We know that in the Strong Nuclear force, color confinement limits the ability of color charges to separate too far. Since color charge separation grows the potential energy unboundedly, it reaches a vacuum breakdown limit, akin to the Schwinger limit for EM fields
But one could imagine a situation where color charge dipoles could become aligned inside hadrons of nuclear matter, and induce a color dipolar moment large enough to generate a macroscopic chromodynamic field. Color confinement shouldn't intervene to avoid this, since each quark is still confined: the field is just the results of many quarks aligned in a preferential way according to their color
Note that I am not sure of what would be the best way to induce such dipolar moments, but I wouldn't expect it to be impossible in principle: quarks are sensitive to electromagnetic fields, so a gamma-ray line energetic enough should be able to affect their distributions inside hadrons, affecting the populations of the excited quark dipolar states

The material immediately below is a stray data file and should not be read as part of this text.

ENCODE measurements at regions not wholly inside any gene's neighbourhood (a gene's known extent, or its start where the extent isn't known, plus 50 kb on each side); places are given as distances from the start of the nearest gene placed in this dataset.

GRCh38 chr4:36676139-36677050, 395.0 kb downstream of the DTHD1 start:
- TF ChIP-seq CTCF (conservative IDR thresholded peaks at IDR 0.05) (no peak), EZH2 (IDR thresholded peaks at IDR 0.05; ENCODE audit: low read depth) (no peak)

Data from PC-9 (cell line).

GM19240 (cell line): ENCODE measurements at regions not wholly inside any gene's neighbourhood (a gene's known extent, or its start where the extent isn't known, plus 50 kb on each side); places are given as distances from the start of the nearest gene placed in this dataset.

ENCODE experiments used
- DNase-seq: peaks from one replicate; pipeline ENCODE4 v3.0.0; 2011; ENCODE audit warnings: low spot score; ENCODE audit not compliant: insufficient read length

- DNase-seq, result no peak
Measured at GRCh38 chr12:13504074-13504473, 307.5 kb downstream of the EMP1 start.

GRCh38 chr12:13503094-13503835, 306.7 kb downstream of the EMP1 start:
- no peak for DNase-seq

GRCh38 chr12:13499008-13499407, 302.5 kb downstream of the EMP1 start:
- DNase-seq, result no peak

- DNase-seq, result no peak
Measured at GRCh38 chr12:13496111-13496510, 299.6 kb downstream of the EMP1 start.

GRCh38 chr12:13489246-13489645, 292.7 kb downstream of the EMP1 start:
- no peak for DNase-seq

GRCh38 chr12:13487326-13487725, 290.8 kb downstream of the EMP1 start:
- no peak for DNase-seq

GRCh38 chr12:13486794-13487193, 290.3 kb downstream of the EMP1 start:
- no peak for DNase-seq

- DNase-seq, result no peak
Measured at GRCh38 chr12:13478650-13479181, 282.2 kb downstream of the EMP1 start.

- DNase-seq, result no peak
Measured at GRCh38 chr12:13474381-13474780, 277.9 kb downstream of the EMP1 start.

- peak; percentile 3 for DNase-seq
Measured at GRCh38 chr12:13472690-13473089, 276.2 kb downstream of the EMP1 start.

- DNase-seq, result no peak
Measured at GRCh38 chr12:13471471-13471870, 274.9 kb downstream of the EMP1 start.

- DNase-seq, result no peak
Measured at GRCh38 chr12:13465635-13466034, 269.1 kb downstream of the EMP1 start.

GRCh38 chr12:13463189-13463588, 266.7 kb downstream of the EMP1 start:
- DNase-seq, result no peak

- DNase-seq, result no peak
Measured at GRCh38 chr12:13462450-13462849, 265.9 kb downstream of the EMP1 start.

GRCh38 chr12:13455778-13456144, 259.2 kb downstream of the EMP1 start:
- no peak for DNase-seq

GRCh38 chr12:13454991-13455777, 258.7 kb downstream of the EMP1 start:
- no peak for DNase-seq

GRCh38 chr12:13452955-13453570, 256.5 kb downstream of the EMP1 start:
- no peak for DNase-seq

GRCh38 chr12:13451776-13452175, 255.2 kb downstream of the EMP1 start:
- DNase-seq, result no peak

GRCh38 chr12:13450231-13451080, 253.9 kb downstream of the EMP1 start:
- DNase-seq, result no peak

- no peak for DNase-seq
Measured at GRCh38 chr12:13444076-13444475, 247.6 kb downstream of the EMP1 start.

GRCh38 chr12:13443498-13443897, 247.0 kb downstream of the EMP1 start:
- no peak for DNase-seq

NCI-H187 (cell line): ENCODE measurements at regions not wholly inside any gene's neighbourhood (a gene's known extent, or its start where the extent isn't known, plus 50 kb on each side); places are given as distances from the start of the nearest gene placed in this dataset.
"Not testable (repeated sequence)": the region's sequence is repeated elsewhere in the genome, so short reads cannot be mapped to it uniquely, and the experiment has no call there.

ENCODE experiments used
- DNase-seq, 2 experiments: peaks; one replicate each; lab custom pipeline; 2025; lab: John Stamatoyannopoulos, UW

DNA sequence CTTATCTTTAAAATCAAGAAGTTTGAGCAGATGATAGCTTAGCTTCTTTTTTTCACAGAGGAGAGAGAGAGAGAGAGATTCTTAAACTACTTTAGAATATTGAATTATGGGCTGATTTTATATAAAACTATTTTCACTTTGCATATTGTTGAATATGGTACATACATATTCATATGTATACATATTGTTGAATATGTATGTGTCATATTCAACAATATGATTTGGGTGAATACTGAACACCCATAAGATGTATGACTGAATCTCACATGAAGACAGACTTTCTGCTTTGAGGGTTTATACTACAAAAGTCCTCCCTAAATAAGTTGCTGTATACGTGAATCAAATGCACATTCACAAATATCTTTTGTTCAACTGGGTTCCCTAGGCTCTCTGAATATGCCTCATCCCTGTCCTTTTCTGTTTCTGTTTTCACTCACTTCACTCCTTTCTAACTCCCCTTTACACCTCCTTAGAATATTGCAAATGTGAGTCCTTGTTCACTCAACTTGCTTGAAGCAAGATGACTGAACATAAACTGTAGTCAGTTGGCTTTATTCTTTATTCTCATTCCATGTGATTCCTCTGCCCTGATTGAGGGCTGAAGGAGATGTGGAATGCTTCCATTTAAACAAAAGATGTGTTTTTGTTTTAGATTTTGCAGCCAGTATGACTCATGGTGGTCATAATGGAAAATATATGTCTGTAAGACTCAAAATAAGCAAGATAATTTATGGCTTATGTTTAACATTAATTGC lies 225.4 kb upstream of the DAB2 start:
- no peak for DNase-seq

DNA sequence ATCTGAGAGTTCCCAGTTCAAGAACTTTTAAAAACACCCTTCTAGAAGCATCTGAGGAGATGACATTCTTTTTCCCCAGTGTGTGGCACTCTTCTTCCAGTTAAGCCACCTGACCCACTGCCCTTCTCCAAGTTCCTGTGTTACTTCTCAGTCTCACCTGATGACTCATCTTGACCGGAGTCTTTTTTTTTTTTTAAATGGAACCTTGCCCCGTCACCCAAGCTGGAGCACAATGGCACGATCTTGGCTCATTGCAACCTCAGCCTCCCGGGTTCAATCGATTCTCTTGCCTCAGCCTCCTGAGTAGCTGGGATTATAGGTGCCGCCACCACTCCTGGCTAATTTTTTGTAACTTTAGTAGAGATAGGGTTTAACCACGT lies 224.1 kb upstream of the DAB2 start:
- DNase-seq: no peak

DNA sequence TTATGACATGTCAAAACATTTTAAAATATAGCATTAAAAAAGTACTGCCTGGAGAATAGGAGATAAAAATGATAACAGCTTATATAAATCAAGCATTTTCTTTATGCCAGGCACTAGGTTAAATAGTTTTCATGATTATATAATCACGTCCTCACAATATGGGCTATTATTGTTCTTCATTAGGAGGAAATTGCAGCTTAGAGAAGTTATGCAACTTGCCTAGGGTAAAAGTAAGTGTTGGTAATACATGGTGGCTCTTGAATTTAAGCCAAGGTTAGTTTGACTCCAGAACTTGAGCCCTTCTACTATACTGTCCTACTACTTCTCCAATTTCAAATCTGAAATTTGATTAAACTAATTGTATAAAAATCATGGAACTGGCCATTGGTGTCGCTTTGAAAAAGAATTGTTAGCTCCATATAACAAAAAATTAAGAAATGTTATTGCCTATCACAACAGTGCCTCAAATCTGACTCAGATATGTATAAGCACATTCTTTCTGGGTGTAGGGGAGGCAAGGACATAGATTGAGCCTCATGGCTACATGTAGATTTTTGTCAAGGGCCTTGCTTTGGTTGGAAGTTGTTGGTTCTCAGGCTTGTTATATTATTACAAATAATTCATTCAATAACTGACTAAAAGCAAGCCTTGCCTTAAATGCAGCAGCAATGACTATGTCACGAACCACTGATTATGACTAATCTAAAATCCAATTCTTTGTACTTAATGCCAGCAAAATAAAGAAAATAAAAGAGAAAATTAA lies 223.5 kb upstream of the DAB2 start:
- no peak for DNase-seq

My question to the experts on QCD and Yang-Mills theory is this: what would be some observational consequences of a macroscopic chromodynamic field induced by dipolar and quadrupolar moments of color charge?
Also, assuming the dipolar (or quadrupolar) moments can be induced, would it be a safe assumption to expect the chromodynamic fields to decay with cubic and quartic powers of distance, just as electric dipole and quadrupole fields?